Butler, Alban

, author of the “Lives of the Saints,” the second son of Simon Butler, esq. of Appletree, in the county of Northampton, was born in 1710, and educated for a short time at a school in Lancashire, whence in his eighth year he was sent to the English college at Douay, where he applied himself with uncommon diligence to the studies prescribed in that Roman catholic seminary, and was admired for his early piety. After completing his course, he was admitted an alumnus, and appointed professor of philosophy, in lecturing on which he followed the Newtonian system, then gaining ground in the foreign universities, in preference to the systems of Wolfe and Leibnitz, in which he discovered some things irreconcileable with the opinions of the church. He was next appointed professor of divinity, and while at this college published his first work, “Letters on the History of the Popes, published by Mr. Archibald Bower,” which were written with ease and good humour, and shew various and extensive learning. In 1745 he accompanied the late earl of Shrewsbury, and the hon. James and Thomas Talbot, on their travels through France and Italy. On his 1 return from these travels, he was sent on the English mission, and wished to be settled in London; where he might have access to literary society and the public libraries, with a view to complete his “Lives of the Saints,” on which he had long been engaged; but the vicar apostolic of the middle district claimed him, as belonging to that district, and appointed him, much against his will, to a mission in Staffordshire. Here, however, he did not remain long, being appointed chaplain to Edward duke of Norfolk, and to superintend the education of Mr. Edward Howard, his nephew and presumptive heir, whom he accompanied abroad, but who died soon. During his being at Paris, on this occasion, he completed and sent to press his “Lives | of the Saints, which is said to have cost him the labour of thirty years. At the finishing of it he gave, what hisbiographer very truly calls, a very edifying instance of humility. The manuscript of the first volume having been, submitted to Mr. Cnalloner, the vicar-apostolic of the London district, he recommended the omission of all the notes, that the work might be less expensive and more useful. It is easy to suppose what it must have cost our author to consign to oblivion the fruit of so much labour. He obeyed, however, and to this circumstance it is owing, that in the first edition the notes.are omitted. Some years after, he published the” Life of Mary of the Cross,“a nun in the English convent of the poor Clatvs at Rouen, not, strictly speaking, apiece of biography, but a vehicle for instructions on religious life on Roman catholic principles. Sometime after our author’s return to England from his travels with Mr. Edward Howard, he was chosen president of the English college at St. Omer’s, in which station he continued until his death. He had projected many works besides those already mentioned, and among them, his treatise on the” Moveable Feasts,“which was published, after his death, under the inspection of Mr. Challoner. He proposed writing the lives of bishop Fisher and Sir Thomas More, and had made copious collections for both, some of which are in the hands of his biographer. He had begun a treatise on” Natural and revealed religion,“being dissatisfied with what Bergier had published on those subjects. Three volumes of his” Discourses“have been published since his decease. As a preacher, however, we are told, that he almost wholly failed. His sermons were sometimes interesting and pathetic; but they were always desultory, and almost always immeasurably long. His” Short life of Sir Toby Matthews,“has lately been published by his biographer. His literary correspondence was very extensive, and among other correspondents of distinction, may be mentioned the learned Lambertini, afterwards pope Benedict XIV. and the late Dn Lowth, bishop of London; and the assistance he afforded to English men of literature has been liberally acknowledged by Dr. Kennicot, and others. After a life spent in devotion to his profession, and in various studies, he died May 15, 1773, in the sixtythird year of his age; and was interred in the chapel of the English college at St. Omers, where a monument of white marble was erected to his memory, with an elegant | Latin inscription. His” Lives of the Saints," although run free from the peculiarities of his predecessors in that branch of biography, is a work of great value and research. It was first published in 1745, 5 vols. 4to; and in 1779, or 1780, an edition was published at Dublin, in 12 vols. 8vo; and in 1799 1800, at Edinburgh, in the same form, to which his nephew, Charles Butler, esq. barrister at law, prefixed a life, from which the preceding sketch is taken. 1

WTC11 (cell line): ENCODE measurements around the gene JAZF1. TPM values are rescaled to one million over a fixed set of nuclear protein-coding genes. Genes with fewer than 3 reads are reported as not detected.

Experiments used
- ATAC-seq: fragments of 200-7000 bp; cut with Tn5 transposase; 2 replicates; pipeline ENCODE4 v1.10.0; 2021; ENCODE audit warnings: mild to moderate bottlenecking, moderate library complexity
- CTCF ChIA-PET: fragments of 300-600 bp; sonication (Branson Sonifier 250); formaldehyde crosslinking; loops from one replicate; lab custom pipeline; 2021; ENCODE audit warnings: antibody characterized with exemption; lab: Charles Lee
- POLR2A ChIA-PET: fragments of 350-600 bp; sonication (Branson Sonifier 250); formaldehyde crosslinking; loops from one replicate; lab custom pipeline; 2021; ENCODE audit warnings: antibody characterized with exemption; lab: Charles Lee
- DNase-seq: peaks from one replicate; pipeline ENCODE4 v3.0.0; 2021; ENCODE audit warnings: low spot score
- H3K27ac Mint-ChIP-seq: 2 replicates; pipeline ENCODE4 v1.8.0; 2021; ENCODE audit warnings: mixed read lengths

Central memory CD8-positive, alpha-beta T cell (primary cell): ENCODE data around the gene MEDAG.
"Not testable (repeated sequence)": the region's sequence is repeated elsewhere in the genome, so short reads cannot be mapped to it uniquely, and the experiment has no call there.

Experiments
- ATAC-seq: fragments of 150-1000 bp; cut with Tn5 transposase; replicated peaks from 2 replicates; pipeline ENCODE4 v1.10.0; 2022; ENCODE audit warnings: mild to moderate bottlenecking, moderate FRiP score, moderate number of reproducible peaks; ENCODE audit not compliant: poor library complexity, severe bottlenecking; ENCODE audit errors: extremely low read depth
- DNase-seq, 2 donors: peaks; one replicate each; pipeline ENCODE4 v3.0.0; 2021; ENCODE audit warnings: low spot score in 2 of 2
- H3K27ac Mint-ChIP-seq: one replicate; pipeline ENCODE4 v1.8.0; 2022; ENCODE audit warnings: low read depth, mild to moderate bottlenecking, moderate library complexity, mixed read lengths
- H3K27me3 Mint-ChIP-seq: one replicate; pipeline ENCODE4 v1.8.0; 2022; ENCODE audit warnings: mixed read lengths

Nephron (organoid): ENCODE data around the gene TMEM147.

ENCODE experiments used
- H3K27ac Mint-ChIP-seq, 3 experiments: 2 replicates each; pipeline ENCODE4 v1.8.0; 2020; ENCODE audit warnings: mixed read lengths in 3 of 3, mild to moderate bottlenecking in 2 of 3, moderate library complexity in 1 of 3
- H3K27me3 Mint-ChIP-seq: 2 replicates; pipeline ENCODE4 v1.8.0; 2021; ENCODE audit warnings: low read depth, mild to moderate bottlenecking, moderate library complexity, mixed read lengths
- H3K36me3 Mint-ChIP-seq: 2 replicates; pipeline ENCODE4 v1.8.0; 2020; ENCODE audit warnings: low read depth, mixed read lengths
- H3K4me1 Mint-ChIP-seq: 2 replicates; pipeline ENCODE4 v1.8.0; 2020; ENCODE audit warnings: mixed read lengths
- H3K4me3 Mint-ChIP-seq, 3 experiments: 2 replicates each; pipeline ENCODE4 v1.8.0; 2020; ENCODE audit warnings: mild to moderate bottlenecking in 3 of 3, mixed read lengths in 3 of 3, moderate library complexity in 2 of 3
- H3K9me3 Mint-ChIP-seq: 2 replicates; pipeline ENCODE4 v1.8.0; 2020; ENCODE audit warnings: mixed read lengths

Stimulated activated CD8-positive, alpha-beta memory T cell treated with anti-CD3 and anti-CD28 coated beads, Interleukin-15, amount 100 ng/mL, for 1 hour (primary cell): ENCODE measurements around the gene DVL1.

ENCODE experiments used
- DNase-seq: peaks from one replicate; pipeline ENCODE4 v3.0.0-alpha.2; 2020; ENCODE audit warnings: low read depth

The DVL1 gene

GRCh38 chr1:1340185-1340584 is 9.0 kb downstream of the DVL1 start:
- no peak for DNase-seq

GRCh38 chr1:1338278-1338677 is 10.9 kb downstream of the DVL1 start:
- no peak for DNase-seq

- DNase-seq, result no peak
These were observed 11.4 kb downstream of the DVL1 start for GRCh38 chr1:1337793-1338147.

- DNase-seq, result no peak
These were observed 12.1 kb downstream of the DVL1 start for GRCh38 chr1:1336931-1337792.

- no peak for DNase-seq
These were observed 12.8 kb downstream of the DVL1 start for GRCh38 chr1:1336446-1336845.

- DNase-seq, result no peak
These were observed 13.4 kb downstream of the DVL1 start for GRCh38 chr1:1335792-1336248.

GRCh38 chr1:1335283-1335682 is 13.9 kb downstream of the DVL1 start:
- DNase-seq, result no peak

Life as above, 8vo. 1800. As the Lives of the Saints is become a very Scarce and expensive book, it may not be unuseful to add, that a very good “Selection and Abridgement” was published at Newcastle in 1799, vols. 8vo.